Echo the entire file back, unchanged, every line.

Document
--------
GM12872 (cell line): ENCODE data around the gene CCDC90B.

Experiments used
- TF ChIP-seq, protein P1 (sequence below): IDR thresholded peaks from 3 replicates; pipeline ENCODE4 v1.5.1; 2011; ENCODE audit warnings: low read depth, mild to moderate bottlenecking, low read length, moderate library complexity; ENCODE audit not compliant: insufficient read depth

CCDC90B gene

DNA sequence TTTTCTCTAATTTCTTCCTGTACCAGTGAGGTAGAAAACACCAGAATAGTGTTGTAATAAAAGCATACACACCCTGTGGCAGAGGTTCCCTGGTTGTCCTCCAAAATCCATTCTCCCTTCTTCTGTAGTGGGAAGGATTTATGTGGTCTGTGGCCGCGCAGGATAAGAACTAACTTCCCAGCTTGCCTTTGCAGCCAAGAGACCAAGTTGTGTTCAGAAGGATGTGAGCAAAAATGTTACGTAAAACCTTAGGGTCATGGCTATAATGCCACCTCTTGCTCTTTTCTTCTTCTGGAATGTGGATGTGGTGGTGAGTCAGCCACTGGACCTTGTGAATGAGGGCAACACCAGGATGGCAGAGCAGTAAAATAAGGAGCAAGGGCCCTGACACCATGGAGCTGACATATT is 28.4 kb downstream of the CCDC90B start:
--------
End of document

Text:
GM12872 (cell line): ENCODE data around the gene CCDC90B.

Experiments used
- TF ChIP-seq, protein P1 (sequence below): IDR thresholded peaks from 3 replicates; pipeline ENCODE4 v1.5.1; 2011; ENCODE audit warnings: low read depth, mild to moderate bottlenecking, low read length, moderate library complexity; ENCODE audit not compliant: insufficient read depth

CCDC90B gene

DNA sequence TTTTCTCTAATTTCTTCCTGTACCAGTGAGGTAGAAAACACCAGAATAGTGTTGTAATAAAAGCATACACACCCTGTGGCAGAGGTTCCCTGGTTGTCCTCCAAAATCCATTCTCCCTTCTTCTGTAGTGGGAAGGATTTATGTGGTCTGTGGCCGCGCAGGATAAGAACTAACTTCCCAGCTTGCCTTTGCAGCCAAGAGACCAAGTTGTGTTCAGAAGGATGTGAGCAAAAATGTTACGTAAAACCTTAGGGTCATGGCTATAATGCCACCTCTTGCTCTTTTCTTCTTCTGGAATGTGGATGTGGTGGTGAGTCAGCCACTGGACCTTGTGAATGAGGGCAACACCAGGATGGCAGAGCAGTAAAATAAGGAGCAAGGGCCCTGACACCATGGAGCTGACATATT is 28.4 kb downstream of the CCDC90B start: